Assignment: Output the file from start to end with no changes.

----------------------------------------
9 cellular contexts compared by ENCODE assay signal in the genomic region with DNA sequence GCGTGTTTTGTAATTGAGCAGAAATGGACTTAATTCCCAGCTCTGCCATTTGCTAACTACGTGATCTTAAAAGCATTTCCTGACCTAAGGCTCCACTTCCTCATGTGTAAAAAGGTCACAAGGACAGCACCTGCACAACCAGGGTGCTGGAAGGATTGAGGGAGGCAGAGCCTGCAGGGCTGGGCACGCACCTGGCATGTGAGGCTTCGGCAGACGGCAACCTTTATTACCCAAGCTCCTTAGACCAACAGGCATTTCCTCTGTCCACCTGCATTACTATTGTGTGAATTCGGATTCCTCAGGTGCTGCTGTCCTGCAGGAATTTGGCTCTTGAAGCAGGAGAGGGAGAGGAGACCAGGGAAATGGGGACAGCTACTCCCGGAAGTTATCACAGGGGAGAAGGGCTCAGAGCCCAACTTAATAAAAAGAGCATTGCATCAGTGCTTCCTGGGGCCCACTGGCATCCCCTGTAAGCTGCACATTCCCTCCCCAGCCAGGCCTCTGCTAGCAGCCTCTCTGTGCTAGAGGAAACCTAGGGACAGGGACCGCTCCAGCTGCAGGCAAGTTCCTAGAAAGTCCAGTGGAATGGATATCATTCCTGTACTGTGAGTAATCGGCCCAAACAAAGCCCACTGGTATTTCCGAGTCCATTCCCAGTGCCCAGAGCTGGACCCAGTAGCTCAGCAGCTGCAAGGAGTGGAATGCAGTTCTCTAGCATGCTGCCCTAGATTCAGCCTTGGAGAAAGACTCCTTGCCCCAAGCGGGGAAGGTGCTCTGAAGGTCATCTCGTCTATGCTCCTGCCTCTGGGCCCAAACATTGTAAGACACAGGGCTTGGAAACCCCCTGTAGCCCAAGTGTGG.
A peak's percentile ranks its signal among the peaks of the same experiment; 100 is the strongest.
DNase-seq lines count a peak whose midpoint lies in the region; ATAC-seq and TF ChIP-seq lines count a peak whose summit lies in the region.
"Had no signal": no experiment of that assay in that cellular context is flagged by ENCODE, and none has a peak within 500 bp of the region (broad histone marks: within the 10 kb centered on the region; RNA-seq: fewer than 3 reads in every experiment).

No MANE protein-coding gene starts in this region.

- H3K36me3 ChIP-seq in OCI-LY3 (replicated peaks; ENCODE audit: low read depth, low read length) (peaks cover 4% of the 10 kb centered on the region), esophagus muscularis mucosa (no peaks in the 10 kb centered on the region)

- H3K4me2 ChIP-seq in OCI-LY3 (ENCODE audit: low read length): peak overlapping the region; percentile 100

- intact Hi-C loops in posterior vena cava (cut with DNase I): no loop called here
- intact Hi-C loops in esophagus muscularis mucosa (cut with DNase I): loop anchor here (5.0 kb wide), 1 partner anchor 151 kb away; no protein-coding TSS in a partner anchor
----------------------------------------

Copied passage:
9 cellular contexts compared by ENCODE assay signal in the genomic region with DNA sequence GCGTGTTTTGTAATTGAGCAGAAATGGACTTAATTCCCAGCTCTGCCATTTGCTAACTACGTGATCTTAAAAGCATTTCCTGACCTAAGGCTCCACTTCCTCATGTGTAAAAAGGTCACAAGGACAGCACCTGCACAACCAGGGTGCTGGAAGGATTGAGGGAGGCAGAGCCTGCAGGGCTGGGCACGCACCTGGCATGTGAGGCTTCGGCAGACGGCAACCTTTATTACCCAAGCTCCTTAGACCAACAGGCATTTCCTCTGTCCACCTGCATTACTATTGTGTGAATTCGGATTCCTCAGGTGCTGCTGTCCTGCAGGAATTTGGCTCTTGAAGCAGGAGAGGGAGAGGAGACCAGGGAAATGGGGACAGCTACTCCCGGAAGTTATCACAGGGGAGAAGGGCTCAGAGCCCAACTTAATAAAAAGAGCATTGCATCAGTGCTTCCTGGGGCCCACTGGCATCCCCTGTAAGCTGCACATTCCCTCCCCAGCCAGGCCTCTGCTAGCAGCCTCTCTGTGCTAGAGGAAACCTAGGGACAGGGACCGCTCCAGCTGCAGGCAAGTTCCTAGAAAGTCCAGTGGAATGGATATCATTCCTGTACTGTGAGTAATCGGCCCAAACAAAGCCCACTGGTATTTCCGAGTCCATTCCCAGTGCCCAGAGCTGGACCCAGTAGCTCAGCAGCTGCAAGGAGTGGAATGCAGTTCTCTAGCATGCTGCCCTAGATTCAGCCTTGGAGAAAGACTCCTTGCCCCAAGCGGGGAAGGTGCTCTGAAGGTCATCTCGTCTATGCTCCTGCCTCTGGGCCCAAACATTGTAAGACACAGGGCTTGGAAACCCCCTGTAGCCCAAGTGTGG.
A peak's percentile ranks its signal among the peaks of the same experiment; 100 is the strongest.
DNase-seq lines count a peak whose midpoint lies in the region; ATAC-seq and TF ChIP-seq lines count a peak whose summit lies in the region.
"Had no signal": no experiment of that assay in that cellular context is flagged by ENCODE, and none has a peak within 500 bp of the region (broad histone marks: within the 10 kb centered on the region; RNA-seq: fewer than 3 reads in every experiment).

No MANE protein-coding gene starts in this region.

- H3K36me3 ChIP-seq in OCI-LY3 (replicated peaks; ENCODE audit: low read depth, low read length) (peaks cover 4% of the 10 kb centered on the region), esophagus muscularis mucosa (no peaks in the 10 kb centered on the region)

- H3K4me2 ChIP-seq in OCI-LY3 (ENCODE audit: low read length): peak overlapping the region; percentile 100

- intact Hi-C loops in posterior vena cava (cut with DNase I): no loop called here
- intact Hi-C loops in esophagus muscularis mucosa (cut with DNase I): loop anchor here (5.0 kb wide), 1 partner anchor 151 kb away; no protein-coding TSS in a partner anchor